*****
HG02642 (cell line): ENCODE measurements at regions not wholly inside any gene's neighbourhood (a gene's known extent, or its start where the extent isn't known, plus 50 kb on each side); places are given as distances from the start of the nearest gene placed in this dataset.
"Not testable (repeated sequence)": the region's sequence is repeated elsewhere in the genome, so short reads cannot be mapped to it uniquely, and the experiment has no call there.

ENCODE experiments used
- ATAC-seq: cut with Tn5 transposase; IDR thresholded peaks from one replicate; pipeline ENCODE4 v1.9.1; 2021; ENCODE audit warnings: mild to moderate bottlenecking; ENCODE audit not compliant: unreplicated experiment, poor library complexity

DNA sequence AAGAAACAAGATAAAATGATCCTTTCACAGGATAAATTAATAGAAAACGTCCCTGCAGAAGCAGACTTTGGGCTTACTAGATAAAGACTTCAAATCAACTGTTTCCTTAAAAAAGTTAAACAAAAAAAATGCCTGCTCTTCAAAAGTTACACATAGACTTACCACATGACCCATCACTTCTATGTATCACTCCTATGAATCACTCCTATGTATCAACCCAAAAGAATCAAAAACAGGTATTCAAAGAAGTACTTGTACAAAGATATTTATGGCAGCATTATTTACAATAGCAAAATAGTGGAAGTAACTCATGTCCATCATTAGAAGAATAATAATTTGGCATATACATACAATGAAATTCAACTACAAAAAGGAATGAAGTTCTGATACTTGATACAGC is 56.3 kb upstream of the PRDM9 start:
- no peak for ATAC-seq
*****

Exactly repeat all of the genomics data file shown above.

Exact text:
HG02642 (cell line): ENCODE measurements at regions not wholly inside any gene's neighbourhood (a gene's known extent, or its start where the extent isn't known, plus 50 kb on each side); places are given as distances from the start of the nearest gene placed in this dataset.
"Not testable (repeated sequence)": the region's sequence is repeated elsewhere in the genome, so short reads cannot be mapped to it uniquely, and the experiment has no call there.

ENCODE experiments used
- ATAC-seq: cut with Tn5 transposase; IDR thresholded peaks from one replicate; pipeline ENCODE4 v1.9.1; 2021; ENCODE audit warnings: mild to moderate bottlenecking; ENCODE audit not compliant: unreplicated experiment, poor library complexity

DNA sequence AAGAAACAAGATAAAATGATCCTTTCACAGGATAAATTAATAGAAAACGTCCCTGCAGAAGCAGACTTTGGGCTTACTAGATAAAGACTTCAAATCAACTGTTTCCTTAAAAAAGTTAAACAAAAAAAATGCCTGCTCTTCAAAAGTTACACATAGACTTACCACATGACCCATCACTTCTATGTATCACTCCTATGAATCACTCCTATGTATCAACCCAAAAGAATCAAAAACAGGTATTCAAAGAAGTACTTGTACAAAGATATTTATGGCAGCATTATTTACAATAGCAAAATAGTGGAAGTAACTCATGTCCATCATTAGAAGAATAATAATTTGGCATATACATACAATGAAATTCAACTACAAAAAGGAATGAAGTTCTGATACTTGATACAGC is 56.3 kb upstream of the PRDM9 start:
- no peak for ATAC-seq